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Boston indie veterans Pet Fox on surviving in music and their new album

Boston indie rock band Pet Fox. (Courtesy Michael Cook)
Boston indie rock band Pet Fox. (Courtesy Michael Cook)

Boston-based indie-rock band Pet Fox is built on a foundation of mutual admiration between its three members. Vocalist and guitarist Theo Hartlett, bassist Morgan Luzzi, and drummer and engineer Jesse Weiss all had almost a decade of experience each when they began writing tracks for their self-titled debut in 2018.

Hartlett says that before Pet Fox was formed, he and Luzzi were superfans of Weiss’ and the band Grass is Green that Weiss was drumming for at the time. They all met at a house show in Allston, Massachusetts where the starstruck Luzzi and Hartlett befriended Weiss.

They eventually asked him to help them record an EP for their own band at the time, called Flat Swamp. The two bands were peripherally related in the tangled network of the New England do-it-yourself music scene. Weiss, who hails from Needham, Massachusetts, knew Hartlett’s older brother, Steve Hartlett, the frontman of Connecticut’s indie darling, Ovlov. So, Weiss agreed.

He says there was an immediate compatibility. “You can’t find better musicians than these two,” he grins.

Luzzi, Hartlett and Weiss soon became Spook the Herd along with friend, guitarist and vocalist, Abe Kimball, but as time passed, Kimball focused his efforts on his professional career. The three remaining became Pet Fox.

This kind of churning through bands is common in a scene that is so difficult to gain notoriety in. Musicians get burnt out, and even if their passions are strong, the money isn’t there, and they are forced to seek other opportunities.

The members of Pet Fox have been witness to this. Each member has seen countless of their own bands dissolve as quickly as they were formed. All three musicians work full-time to support themselves on top of their band duties, a recipe for wearing themselves thin.

Even the infrastructure for playing and recording music is unreliable. Weiss says he lost his recording space in Studio 52 where the first two Pet Fox projects were made when developers bought the building.

In some ways, it’s a miracle that the trio is still standing in the face of that and it’s a testament to the camaraderie between them. This bond comes through authentically in their songs where every member feels totally locked in.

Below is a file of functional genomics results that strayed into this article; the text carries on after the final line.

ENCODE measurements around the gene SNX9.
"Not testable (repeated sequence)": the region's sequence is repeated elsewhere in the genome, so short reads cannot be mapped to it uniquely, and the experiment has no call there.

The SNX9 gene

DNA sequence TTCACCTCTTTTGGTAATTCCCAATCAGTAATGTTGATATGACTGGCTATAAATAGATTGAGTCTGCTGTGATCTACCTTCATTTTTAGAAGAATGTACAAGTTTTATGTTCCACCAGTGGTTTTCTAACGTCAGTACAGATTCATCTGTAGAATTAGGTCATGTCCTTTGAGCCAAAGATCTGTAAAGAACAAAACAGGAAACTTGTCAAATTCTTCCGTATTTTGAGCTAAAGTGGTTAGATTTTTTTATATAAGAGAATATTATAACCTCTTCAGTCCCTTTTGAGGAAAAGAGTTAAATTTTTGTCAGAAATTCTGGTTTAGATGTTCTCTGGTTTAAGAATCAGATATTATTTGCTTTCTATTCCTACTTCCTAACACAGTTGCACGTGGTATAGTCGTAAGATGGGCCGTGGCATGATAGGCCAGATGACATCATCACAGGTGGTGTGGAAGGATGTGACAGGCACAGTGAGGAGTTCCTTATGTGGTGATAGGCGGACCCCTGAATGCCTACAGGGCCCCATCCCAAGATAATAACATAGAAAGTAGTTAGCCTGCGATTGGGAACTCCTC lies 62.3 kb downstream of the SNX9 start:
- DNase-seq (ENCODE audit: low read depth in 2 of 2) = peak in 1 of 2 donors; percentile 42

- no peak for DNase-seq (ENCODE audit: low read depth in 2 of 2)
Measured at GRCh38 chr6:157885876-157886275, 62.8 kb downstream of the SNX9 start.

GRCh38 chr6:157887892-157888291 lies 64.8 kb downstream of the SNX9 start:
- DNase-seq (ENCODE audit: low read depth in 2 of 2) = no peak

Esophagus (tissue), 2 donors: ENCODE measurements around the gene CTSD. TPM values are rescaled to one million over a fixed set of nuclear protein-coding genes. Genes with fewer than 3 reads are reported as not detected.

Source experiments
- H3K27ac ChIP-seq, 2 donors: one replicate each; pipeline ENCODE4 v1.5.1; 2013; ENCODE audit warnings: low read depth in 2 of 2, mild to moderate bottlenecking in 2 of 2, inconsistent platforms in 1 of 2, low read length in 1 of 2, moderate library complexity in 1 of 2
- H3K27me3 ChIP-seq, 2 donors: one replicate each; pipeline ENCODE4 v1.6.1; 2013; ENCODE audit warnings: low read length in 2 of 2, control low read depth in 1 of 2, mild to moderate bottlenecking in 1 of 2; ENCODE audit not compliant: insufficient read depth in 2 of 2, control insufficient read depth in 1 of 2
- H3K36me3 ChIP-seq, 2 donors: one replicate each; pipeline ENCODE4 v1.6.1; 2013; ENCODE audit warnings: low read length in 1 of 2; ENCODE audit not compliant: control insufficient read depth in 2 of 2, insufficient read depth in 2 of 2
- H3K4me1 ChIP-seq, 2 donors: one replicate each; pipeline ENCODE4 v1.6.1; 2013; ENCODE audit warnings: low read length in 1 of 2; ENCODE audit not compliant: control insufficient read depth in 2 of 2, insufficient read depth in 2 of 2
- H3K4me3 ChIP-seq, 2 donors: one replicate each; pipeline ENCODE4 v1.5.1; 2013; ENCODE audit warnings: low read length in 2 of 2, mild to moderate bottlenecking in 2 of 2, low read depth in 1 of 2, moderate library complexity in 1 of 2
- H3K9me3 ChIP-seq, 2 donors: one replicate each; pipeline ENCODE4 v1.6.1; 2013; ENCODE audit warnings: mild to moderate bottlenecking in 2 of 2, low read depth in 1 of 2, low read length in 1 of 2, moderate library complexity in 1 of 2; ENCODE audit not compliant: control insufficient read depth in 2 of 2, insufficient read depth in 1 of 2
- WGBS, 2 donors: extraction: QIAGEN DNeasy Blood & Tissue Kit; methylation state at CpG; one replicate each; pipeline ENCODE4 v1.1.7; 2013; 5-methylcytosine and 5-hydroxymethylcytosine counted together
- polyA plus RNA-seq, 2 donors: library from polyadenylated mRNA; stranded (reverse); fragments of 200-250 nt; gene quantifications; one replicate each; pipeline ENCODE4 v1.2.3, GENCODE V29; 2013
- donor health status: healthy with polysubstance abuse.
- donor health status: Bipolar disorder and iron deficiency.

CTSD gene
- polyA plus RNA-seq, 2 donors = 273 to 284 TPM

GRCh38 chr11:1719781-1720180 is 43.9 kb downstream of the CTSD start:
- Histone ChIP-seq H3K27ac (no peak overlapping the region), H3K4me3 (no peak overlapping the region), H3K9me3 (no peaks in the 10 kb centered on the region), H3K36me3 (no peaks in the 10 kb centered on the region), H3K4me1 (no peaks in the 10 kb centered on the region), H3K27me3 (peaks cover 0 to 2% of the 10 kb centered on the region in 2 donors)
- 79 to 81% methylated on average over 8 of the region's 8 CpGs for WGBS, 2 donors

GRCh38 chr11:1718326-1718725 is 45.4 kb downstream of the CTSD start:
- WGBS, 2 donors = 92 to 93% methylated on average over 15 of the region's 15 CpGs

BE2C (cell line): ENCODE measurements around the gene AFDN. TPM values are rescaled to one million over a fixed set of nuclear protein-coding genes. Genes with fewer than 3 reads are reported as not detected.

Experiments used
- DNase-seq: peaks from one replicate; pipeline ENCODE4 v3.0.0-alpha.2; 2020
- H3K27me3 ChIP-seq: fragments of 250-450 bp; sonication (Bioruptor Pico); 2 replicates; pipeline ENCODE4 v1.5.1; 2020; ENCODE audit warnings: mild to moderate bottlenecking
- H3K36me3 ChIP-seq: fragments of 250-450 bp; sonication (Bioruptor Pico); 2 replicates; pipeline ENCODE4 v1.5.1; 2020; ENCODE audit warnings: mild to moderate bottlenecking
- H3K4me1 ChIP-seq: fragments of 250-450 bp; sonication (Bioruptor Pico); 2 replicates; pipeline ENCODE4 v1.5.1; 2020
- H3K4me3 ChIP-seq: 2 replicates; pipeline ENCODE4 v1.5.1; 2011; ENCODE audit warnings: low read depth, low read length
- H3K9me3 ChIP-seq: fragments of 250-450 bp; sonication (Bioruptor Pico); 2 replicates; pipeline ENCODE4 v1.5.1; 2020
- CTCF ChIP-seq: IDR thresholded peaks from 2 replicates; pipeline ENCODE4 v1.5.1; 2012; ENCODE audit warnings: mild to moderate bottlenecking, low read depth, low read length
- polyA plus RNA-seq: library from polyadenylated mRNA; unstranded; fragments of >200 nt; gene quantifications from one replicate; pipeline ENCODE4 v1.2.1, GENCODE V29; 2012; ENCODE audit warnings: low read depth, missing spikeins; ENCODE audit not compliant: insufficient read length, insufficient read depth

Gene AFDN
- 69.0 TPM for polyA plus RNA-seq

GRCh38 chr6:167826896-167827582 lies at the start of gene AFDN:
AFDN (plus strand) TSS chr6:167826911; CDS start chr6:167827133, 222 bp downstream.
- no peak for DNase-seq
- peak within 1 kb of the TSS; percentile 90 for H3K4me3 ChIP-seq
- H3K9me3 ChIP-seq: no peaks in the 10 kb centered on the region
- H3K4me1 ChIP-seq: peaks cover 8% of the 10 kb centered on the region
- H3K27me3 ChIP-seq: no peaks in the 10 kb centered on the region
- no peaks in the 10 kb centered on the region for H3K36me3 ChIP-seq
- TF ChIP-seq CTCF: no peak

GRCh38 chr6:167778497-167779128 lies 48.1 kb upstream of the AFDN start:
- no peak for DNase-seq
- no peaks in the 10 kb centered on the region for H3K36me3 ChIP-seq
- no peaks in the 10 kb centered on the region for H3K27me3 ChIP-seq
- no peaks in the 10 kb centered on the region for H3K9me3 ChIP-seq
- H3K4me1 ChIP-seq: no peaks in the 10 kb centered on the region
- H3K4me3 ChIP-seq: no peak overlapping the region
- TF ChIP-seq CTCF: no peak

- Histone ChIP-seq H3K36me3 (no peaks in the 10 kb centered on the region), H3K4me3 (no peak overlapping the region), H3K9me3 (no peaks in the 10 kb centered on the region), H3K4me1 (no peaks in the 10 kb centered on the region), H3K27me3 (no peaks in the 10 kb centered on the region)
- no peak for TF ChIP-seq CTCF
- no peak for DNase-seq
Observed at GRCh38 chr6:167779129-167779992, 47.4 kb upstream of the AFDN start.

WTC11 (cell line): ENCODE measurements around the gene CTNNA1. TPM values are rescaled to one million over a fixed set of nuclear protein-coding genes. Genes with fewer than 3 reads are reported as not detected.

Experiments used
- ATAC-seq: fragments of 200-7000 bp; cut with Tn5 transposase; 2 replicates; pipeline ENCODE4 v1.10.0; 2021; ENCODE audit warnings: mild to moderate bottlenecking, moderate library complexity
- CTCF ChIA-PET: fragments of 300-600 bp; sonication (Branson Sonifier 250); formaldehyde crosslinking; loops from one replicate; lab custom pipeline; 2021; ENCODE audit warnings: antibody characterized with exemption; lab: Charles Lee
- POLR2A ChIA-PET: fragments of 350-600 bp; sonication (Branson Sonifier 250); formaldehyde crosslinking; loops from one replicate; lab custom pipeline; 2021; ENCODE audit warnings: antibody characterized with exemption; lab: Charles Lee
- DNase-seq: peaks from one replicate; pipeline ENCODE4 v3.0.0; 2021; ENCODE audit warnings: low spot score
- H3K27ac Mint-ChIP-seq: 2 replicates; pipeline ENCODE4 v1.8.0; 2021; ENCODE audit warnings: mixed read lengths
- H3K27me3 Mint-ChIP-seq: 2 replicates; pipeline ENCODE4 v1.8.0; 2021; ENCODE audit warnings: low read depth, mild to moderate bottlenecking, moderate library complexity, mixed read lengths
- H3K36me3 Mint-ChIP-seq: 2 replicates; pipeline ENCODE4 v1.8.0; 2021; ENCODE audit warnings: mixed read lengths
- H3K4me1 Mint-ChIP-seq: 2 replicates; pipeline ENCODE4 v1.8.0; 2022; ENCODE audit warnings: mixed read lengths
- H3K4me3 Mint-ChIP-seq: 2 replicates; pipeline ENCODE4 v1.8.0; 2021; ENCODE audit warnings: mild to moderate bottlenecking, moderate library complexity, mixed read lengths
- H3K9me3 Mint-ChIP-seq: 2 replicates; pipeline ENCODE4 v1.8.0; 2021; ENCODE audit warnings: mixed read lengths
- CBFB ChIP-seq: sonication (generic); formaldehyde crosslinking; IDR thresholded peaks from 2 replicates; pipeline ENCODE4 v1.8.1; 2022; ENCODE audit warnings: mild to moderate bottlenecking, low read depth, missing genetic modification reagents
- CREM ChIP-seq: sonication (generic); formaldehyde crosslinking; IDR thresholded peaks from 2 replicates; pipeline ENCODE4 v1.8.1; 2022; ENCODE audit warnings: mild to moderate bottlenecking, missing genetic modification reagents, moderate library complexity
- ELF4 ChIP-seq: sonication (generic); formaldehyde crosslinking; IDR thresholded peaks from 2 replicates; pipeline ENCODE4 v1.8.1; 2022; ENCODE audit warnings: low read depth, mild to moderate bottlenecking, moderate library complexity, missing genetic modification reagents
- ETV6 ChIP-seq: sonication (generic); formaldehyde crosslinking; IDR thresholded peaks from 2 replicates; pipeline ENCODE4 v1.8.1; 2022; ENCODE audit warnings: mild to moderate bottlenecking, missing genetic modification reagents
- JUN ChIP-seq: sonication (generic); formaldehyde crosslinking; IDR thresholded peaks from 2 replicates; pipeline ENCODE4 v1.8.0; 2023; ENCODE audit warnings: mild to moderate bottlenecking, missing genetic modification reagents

Throughout their 2021 EP, “More Than Anything,” the band moves easily from blasted out shoegaze on “Imagine Why” to subdued indie grooves and a Weezer-esque breakdown on “Take Note.” No single musician steals the show, but each one feels integral.

You can tell the members feel the same way. When one compliments another, they immediately accredit that success to the other two. When, for example, Luzzi says that Weiss’ knowledge in engineering and talented drumming sets Pet Fox’s sound apart from other indie bands that don’t have such clean-sounding percussive grooves, Weiss deflects. “It’s everyone. Recording is easy when you play with such great musicians,” he says, gesturing to Hartlett and Luzzi.

Their newest record, “A Face in Your Life,” is set to release through the label Exploding in Sound on June 17 and features this dynamic at its peak. For the first time, the band was able to chip in for time at New Alliance Audio in Somerville where they could all get into a room together and record tracks live.

“In the past, we used a lot of layering and overdubbing,” says Hartlett. “This time around, we really wanted to make it sound like a really good live set. It feels really good.”

There are two singles out now, the highly danceable critique of capitalism, “Checked Out,” and a rager about a toxic relationship, “Only Warning,” which was released with an accompanying music video shot in Coolidge Corner Theater.

They’ve been sitting on the songs since before the pandemic to make sure they could press records and give the music the attention it deserves. “We feel really strongly about these songs,” says Weiss. “And we had seen some of our peers release music in the middle of the pandemic and have it get lost without being able to play shows.”

It seems that everything is coming together for Pet Fox and that’s due in no small part to the fact that they have each other’s backs. “We’re all battling our own insecurities so we try to be supportive of one another,” says Hartlett. “That’s sort of the only way to be able to keep doing it.”

“There are of course lots of expectations when you put all this time into a band,” adds Weiss. “But at the end of the day, as corny as it sounds, I really just want to keep making music with these guys because I love making music with them.”

Luzzi jumps in as well, “These are my best friends. We have a mutual appreciation for each other as musicians even when we aren’t feeling it for ourselves.”


Pet Fox plays Midway Café in Jamaica Plain on Monday, June 20, with Floatie, Spirits Having Fun, Squitch and Kevin Wynd.

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